There’s also a range of selectable driving modes for touring, sport, track and snow, which are complemented by a list of traction management choices to perfectly fit stability demands. It’s like the buffet at the Bellagio: Mix and match as you like, Rolaids not included.

Like its little brother the ATS-V, GM outfits the CTS-V with an electronic limited-slip rear differential. The Magna-supplied technology, in short, puts maximum traction to the wheels that need it most to make sure drivers can go full power out of the corners and on off-camber roadway. Here’s the really neat thing about ELSD: A less-expensive, torque vectoring by braking technology would do the same thing, but as one GM engineer offered, “Why slow the car down when the objective is to go faster?” Hear, here, we say.

The ZF-sourced variable-ratio electric power steering is precise, and combined with all the chassis and suspension technologies, it makes the big sedan feel much smaller.

As for the supercharged V-8, it is impressive how GM engineers have tamed the monster from its first application in the ’15 Chevy Corvette Z06. In the Z06, the blown small-block will scare the daylights, and perhaps breakfast, out of you in a New York minute, as WardsAuto editor Tom Murphy discovered riding shotgun in the sport coupe.

In the CTS-V, the LT4 lulls you into a false sense of security. Cruising on the highway, it’s easy to mistake 85 mph (137 km/h) for 65 mph (105 km/h). Sure, the airtight cabin locks out freeway noise, but the engine is so agreeable and effortless to drive it is hard to believe 640 ponies lurk beneath the hood and a top speed of 200 mph (322 km/h) would be just seconds away.

Then you mash the accelerator and the Hydra-Matic 8-speed transmission ratchets down a couple of gears and the supercharger unleashes its soprano whine against a booming, baritone exhaust, pinning you into the optional Recaro high-performance seats. It would be frightening if it weren’t so exhilarating.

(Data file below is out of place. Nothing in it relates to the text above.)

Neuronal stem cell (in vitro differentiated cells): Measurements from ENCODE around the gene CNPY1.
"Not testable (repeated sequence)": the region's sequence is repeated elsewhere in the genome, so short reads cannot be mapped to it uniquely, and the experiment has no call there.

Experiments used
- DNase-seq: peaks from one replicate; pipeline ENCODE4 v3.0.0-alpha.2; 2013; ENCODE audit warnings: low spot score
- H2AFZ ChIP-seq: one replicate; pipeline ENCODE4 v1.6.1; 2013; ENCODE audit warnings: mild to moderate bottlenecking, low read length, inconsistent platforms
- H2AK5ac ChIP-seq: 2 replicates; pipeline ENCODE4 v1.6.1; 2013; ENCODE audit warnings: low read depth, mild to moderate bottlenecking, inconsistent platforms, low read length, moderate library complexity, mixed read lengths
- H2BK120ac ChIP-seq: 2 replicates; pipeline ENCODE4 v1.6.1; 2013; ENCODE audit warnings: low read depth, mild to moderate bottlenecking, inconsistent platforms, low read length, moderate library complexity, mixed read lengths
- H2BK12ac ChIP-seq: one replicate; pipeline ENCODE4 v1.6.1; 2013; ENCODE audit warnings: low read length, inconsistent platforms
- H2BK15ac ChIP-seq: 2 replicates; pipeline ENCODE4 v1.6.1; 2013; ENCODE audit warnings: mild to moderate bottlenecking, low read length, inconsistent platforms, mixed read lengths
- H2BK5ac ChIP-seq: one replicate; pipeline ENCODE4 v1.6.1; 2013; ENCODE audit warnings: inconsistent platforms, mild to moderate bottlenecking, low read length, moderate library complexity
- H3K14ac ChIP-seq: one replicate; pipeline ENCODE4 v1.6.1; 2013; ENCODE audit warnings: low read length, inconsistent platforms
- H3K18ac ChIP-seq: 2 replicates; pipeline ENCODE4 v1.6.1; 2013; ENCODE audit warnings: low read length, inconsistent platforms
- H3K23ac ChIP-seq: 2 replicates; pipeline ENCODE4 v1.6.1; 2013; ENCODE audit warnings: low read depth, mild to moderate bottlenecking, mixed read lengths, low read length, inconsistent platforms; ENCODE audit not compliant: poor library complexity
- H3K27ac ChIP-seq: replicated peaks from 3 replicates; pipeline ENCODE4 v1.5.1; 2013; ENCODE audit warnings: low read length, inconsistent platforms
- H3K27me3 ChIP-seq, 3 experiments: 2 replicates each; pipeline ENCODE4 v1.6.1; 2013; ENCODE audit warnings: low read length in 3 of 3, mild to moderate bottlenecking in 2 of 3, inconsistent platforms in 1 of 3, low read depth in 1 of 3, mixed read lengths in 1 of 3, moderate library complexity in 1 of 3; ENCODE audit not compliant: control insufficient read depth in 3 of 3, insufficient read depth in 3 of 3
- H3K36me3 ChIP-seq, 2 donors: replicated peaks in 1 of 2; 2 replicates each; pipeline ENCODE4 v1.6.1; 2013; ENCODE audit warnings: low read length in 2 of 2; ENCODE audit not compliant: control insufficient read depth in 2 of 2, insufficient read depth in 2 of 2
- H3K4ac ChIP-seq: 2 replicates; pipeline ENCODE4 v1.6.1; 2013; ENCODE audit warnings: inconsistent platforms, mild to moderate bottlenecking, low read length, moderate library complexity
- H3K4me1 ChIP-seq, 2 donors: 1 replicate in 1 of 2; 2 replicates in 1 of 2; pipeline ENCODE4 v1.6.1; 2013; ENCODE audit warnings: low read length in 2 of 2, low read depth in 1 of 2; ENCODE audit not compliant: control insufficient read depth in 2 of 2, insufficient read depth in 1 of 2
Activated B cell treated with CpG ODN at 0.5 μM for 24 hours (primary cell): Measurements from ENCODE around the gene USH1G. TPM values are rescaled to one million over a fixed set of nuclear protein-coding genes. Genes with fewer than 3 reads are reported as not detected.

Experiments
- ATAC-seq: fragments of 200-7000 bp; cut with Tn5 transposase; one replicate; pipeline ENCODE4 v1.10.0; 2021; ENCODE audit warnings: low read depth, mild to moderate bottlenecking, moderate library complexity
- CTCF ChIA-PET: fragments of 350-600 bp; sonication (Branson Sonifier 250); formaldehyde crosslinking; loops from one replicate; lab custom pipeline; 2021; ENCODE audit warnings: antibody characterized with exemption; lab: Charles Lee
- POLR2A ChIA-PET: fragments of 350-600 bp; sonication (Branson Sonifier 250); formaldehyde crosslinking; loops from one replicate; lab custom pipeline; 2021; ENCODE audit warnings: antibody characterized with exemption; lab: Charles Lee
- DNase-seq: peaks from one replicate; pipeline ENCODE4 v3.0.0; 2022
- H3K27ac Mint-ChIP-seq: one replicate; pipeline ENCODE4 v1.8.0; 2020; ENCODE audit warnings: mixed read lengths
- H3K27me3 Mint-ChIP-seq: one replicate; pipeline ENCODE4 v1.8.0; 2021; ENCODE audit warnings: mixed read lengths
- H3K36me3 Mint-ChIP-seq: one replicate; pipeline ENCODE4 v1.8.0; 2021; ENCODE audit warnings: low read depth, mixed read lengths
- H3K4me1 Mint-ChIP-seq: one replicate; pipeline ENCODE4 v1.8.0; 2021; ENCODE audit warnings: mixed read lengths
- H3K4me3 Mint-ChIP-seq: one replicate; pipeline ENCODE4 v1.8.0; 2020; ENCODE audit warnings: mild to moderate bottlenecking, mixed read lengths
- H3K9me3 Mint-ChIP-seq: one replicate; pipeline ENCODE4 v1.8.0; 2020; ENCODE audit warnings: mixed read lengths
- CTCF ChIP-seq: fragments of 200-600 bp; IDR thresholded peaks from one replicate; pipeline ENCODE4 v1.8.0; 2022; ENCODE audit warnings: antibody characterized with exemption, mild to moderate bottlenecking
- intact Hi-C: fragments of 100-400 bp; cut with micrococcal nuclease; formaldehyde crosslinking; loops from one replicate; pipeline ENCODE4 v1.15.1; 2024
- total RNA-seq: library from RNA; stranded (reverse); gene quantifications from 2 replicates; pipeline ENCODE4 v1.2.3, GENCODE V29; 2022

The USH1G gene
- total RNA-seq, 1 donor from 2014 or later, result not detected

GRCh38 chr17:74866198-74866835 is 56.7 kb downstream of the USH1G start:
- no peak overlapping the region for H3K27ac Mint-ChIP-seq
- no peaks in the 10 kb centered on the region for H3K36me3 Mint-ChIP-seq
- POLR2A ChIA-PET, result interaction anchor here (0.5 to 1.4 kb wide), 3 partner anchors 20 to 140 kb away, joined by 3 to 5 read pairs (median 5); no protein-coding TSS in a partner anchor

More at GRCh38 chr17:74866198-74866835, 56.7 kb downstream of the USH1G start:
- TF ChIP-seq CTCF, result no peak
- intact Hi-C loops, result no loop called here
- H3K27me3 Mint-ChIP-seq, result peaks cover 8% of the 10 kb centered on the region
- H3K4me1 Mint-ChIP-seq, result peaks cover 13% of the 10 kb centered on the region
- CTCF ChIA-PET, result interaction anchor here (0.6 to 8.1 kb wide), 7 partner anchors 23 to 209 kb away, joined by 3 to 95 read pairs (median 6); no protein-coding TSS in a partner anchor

Unique, Refreshing Interior

The interior of the CTS-V is breathtaking, too. Cadillac, in its reborn state, has the luxury to take risks German premium brands reined in by their Teutonic design legacies would not dare. The CTS-V’s supple, stitched leather, exposed wood grains, carbon fiber and piano black combine for a high-tech, high-performance luxury feel unlike anything in the segment.

A quick note on the CUE infotainment system in the CTS-V: It is sort of a next-generation execution of the controversial touchscreen interface. It retains the same look but has been amped up for faster responsiveness and more features.

Punching in our navigation destination to Road America is a snap and now the system has an icon on the map to exit guidance, whereas before it required users to page back. The system also boasts 1.5 million points of interest, compared with about 1,500 before. There’s also Apple CarPlay compatibility with Android Auto coming later in the model year.

For those folks who just cannot live without knobs on their center stack, product managers here say one or two could be coming with the next-generation CUE.

With a base price of roughly $85,000, the CTS-V undercuts the BMW M5 and Mercedes-Benz E63 AMG by a couple grand, giving the car a fighting chance against the historically more-heralded Germans. But it still may be too much for some purists to swallow and in the end the only thing keeping this Cadillac’s wings on the ground.

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'16 Cadillac CTS-V Specifications

Vehicle type

5-passenger RWD performance luxury sedan


6.2L supercharged DI OHV V-8, aluminum block/head

Power (SAE net)

640 hp @ 6,400 rpm


630 lb.-ft. (855 Nm) @ 3,600 rpm

Bore x stroke (mm)

103.25 x 92

Compression ratio



Hydra-Matic 8-speed automatic


114.6 ins. (2,910 mm)

Overall length

197.6 ins. (5,021 mm)

Overall width

72.2 ins. (1,833 mm)

Overall height

57.2 ins. (1,454 mm)

Curb weight

4,145 lbs. (1,880 kg)

Price as tested


Fuel economy

14-21 city/hwy (16.8-11.2 L/100 km)


BMW M5, Mercedes-Benz E63 AMG, Audi RS6, Jaguar XF R-Sport



Express jet power

Auto gearbox only

Well-rigged suspension

No adaptive cruise control

One-of-a-kind interior

Little brother better track car